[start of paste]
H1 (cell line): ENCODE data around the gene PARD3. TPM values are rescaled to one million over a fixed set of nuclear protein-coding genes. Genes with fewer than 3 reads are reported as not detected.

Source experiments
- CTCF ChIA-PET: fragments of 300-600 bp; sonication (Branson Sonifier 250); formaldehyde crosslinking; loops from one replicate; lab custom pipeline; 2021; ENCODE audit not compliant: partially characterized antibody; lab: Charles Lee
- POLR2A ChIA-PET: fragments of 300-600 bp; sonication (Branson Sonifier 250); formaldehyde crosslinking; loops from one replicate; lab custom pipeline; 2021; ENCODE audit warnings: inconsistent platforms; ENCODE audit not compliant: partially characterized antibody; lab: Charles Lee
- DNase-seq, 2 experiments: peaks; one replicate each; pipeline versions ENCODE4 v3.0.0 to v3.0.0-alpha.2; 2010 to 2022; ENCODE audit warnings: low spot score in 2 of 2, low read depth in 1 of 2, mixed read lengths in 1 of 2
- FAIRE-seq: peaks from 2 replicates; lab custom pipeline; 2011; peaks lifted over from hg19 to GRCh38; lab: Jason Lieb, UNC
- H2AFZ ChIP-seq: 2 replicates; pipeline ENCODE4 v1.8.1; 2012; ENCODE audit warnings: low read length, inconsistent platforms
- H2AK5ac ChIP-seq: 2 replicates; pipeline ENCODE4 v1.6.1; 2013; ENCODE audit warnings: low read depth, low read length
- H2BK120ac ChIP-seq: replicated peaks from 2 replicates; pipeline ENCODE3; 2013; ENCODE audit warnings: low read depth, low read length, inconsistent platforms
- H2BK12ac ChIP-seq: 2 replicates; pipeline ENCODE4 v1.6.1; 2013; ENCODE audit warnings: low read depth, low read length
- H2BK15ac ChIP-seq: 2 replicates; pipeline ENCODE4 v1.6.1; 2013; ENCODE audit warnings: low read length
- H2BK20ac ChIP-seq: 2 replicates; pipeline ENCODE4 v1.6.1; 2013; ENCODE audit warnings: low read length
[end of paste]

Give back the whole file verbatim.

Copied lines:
H1 (cell line): ENCODE data around the gene PARD3. TPM values are rescaled to one million over a fixed set of nuclear protein-coding genes. Genes with fewer than 3 reads are reported as not detected.

Source experiments
- CTCF ChIA-PET: fragments of 300-600 bp; sonication (Branson Sonifier 250); formaldehyde crosslinking; loops from one replicate; lab custom pipeline; 2021; ENCODE audit not compliant: partially characterized antibody; lab: Charles Lee
- POLR2A ChIA-PET: fragments of 300-600 bp; sonication (Branson Sonifier 250); formaldehyde crosslinking; loops from one replicate; lab custom pipeline; 2021; ENCODE audit warnings: inconsistent platforms; ENCODE audit not compliant: partially characterized antibody; lab: Charles Lee
- DNase-seq, 2 experiments: peaks; one replicate each; pipeline versions ENCODE4 v3.0.0 to v3.0.0-alpha.2; 2010 to 2022; ENCODE audit warnings: low spot score in 2 of 2, low read depth in 1 of 2, mixed read lengths in 1 of 2
- FAIRE-seq: peaks from 2 replicates; lab custom pipeline; 2011; peaks lifted over from hg19 to GRCh38; lab: Jason Lieb, UNC
- H2AFZ ChIP-seq: 2 replicates; pipeline ENCODE4 v1.8.1; 2012; ENCODE audit warnings: low read length, inconsistent platforms
- H2AK5ac ChIP-seq: 2 replicates; pipeline ENCODE4 v1.6.1; 2013; ENCODE audit warnings: low read depth, low read length
- H2BK120ac ChIP-seq: replicated peaks from 2 replicates; pipeline ENCODE3; 2013; ENCODE audit warnings: low read depth, low read length, inconsistent platforms
- H2BK12ac ChIP-seq: 2 replicates; pipeline ENCODE4 v1.6.1; 2013; ENCODE audit warnings: low read depth, low read length
- H2BK15ac ChIP-seq: 2 replicates; pipeline ENCODE4 v1.6.1; 2013; ENCODE audit warnings: low read length
- H2BK20ac ChIP-seq: 2 replicates; pipeline ENCODE4 v1.6.1; 2013; ENCODE audit warnings: low read length